“It is something I want to do. The committee want to be in the Premier Division as quick as possible, but it is like I’ve told them, how would they class good progression?

“Good progression for me is finishing in a decent position in the league this year and then hopefully the year after winning it.

“I honestly do think with a couple of extra players I’m trying to bring in and with the lads I’ve got and who are showing they want to play with the right attitude, I do think we can finish in the top four.

“But proof will be in the pudding at the end of the year. The wins against Silkstone and Houghton Main are good signs and I have been more than happy with what I’ve seen.

“I went to watch them twice before I took the job and I wasn’t impressed at all. But over the last three or four weeks I’ve been in and spoken to them and said I won’t be bringing in players to replace them. I’ve also said it is up to them to prove themselves and they have.”

In Sunderland, Kinsley, who are situated on the border of Wakefield and Barnsley, have a Kinsley man through and through.

“I went to Kinsley Middle and I moved to Fitzwilliam in my teenage years and I played for Kinsley back then under a guy called Mr Wilkes,” he said.

“I think there’s a little place in my heart for Kinsley. Going back to my childhood days, a lot of my friends went to play for Hemsworth Miners Welfare and I could have done. But I always thought to myself that I was a Kinsley lad so I went to Kinsley instead of going to Hemsworth.”

Given his surname, it could be said it is fairly bizarre that he was scouting for Newcastle after stepping away from the over-35s. That opportunity came via his dad Dave.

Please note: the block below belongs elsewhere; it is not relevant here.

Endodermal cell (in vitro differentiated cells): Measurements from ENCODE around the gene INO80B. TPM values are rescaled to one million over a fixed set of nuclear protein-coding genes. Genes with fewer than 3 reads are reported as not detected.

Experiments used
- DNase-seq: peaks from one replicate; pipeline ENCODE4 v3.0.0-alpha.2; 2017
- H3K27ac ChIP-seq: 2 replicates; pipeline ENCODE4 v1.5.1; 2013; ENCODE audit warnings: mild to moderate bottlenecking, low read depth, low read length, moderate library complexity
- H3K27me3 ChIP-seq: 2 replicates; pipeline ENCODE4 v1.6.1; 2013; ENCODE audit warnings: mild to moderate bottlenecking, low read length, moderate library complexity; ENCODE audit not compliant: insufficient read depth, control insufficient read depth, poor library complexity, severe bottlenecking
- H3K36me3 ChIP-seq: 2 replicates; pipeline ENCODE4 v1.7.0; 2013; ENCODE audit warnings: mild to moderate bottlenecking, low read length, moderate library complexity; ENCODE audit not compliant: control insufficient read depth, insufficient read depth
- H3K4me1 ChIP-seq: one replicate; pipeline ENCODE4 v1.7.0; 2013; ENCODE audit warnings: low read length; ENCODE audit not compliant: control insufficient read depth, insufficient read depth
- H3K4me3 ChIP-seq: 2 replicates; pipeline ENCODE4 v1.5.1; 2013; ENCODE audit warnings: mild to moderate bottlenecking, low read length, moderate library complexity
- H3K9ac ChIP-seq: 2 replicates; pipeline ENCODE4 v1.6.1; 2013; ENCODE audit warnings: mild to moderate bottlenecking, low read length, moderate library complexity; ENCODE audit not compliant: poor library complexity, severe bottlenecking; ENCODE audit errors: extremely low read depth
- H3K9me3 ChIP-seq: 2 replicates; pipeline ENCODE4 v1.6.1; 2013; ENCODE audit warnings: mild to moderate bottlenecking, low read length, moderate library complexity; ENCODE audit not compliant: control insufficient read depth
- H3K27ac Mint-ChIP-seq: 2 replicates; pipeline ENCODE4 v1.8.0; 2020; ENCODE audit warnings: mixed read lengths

“My dad is a first team scout for Newcastle so I’ve been scouting for the last year,” he said.

“Just helping really. We’ve watched a lot of Championship to see if there was anyone from the Championship good enough for Newcastle and I help my dad do his video games because they do a lot of video games now.

“I can’t do both roles though now. I’ll still be able to go with my dad in midweek, but obviously for Saturdays I want to give 100% for Kinsley.”

Kinsley kick off their league campaign on Saturday at South Elmsall United.

If you have enjoyed reading Non League Yorkshire over the past few months, please consider making a donation to the not-for-profit organisation NLY Community Sport which provides sport for children and adults with disabilities and learning difficulties. CLICK HERE to visit the JustGiving page. There is a video at the bottom of the page showing our work.

NLY Community Sport, run by James Grayson and Connor Rollinson, has always had combatting social isolation at the top of our objectives when running our Disability Football teams. As we slowly return to ‘action’, our work will play an important role in reintroducing our players, who have disabilities and learning difficulties, back into society.

We have six teams, a mixture of Junior and Adult teams – Nostell MW DFC, Pontefract Pirates, Selby Disability Football Club and the South Yorkshire Superheroes (Barnsley) – across Yorkshire.

We have enjoyed great success over the past three years. Several of our players have represented Mencap GB in Geneva, including Billy Hobson from Selby and Greg Smith, whose story is quite inspiring.

Like most organisations, we have been affected financially by the Coronavirus and because of the cancelled Lucille Rollinson Memorial Tournament, we are down on projected income for the year and we have incurred losses in the last few months.

We have not been hit as badly as other organisations, but we do need raise £2000 to put us back at the level we were at in mid-March and enable us to make a difference once again to our players’ lives in the future, without having financial worries. Several of our players are suffering from effects of the lockdown and we are determined to be in the strongest position possible to provide services for them.

Any amount raised above £2000 will be put towards new projects (when the world returns to normal) designed to further benefit people with disabilities and learning difficulties. You can learn more about the organisation HERE and on our Facebook page.

Watch the video below to see highlights from our three years as an organisation. The video was produced for our players at the end of March to remind them of good memories from the last three years.

Leave a Reply

Your email address will not be published. Required fields are marked *